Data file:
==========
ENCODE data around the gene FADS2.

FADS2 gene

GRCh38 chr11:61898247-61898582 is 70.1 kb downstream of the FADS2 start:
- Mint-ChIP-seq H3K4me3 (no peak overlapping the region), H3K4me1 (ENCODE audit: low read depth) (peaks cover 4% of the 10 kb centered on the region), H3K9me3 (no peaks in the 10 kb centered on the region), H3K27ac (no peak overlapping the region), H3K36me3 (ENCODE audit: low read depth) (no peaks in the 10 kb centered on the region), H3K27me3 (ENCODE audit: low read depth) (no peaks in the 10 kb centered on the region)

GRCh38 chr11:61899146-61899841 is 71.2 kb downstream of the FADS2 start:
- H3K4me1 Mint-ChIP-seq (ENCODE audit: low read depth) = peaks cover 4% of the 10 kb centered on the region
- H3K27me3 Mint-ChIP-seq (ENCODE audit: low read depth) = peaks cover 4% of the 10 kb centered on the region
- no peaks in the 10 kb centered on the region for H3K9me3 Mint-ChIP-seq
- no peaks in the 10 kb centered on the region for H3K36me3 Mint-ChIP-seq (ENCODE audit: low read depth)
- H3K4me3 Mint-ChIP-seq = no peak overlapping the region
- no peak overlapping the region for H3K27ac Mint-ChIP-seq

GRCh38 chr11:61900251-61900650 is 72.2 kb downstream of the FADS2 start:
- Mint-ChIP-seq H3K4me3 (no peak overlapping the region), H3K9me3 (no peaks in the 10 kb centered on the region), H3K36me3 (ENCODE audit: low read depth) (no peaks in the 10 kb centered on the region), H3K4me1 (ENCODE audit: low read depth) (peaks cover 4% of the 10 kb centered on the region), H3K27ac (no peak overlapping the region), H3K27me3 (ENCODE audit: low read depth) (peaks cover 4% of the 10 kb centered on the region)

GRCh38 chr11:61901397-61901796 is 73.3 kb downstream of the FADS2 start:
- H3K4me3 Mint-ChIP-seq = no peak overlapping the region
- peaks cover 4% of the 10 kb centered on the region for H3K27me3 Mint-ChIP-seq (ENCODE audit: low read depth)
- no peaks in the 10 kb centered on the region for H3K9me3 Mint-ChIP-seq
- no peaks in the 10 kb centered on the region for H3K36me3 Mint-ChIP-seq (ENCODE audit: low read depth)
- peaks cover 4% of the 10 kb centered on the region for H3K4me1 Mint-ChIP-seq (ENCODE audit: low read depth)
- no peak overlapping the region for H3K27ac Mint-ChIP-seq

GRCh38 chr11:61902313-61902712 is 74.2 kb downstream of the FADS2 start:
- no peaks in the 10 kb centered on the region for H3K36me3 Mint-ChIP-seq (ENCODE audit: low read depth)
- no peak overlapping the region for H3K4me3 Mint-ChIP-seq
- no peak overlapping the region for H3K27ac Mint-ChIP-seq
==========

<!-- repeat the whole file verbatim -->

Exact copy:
ENCODE data around the gene FADS2.

FADS2 gene

GRCh38 chr11:61898247-61898582 is 70.1 kb downstream of the FADS2 start:
- Mint-ChIP-seq H3K4me3 (no peak overlapping the region), H3K4me1 (ENCODE audit: low read depth) (peaks cover 4% of the 10 kb centered on the region), H3K9me3 (no peaks in the 10 kb centered on the region), H3K27ac (no peak overlapping the region), H3K36me3 (ENCODE audit: low read depth) (no peaks in the 10 kb centered on the region), H3K27me3 (ENCODE audit: low read depth) (no peaks in the 10 kb centered on the region)

GRCh38 chr11:61899146-61899841 is 71.2 kb downstream of the FADS2 start:
- H3K4me1 Mint-ChIP-seq (ENCODE audit: low read depth) = peaks cover 4% of the 10 kb centered on the region
- H3K27me3 Mint-ChIP-seq (ENCODE audit: low read depth) = peaks cover 4% of the 10 kb centered on the region
- no peaks in the 10 kb centered on the region for H3K9me3 Mint-ChIP-seq
- no peaks in the 10 kb centered on the region for H3K36me3 Mint-ChIP-seq (ENCODE audit: low read depth)
- H3K4me3 Mint-ChIP-seq = no peak overlapping the region
- no peak overlapping the region for H3K27ac Mint-ChIP-seq

GRCh38 chr11:61900251-61900650 is 72.2 kb downstream of the FADS2 start:
- Mint-ChIP-seq H3K4me3 (no peak overlapping the region), H3K9me3 (no peaks in the 10 kb centered on the region), H3K36me3 (ENCODE audit: low read depth) (no peaks in the 10 kb centered on the region), H3K4me1 (ENCODE audit: low read depth) (peaks cover 4% of the 10 kb centered on the region), H3K27ac (no peak overlapping the region), H3K27me3 (ENCODE audit: low read depth) (peaks cover 4% of the 10 kb centered on the region)

GRCh38 chr11:61901397-61901796 is 73.3 kb downstream of the FADS2 start:
- H3K4me3 Mint-ChIP-seq = no peak overlapping the region
- peaks cover 4% of the 10 kb centered on the region for H3K27me3 Mint-ChIP-seq (ENCODE audit: low read depth)
- no peaks in the 10 kb centered on the region for H3K9me3 Mint-ChIP-seq
- no peaks in the 10 kb centered on the region for H3K36me3 Mint-ChIP-seq (ENCODE audit: low read depth)
- peaks cover 4% of the 10 kb centered on the region for H3K4me1 Mint-ChIP-seq (ENCODE audit: low read depth)
- no peak overlapping the region for H3K27ac Mint-ChIP-seq

GRCh38 chr11:61902313-61902712 is 74.2 kb downstream of the FADS2 start:
- no peaks in the 10 kb centered on the region for H3K36me3 Mint-ChIP-seq (ENCODE audit: low read depth)
- no peak overlapping the region for H3K4me3 Mint-ChIP-seq
- no peak overlapping the region for H3K27ac Mint-ChIP-seq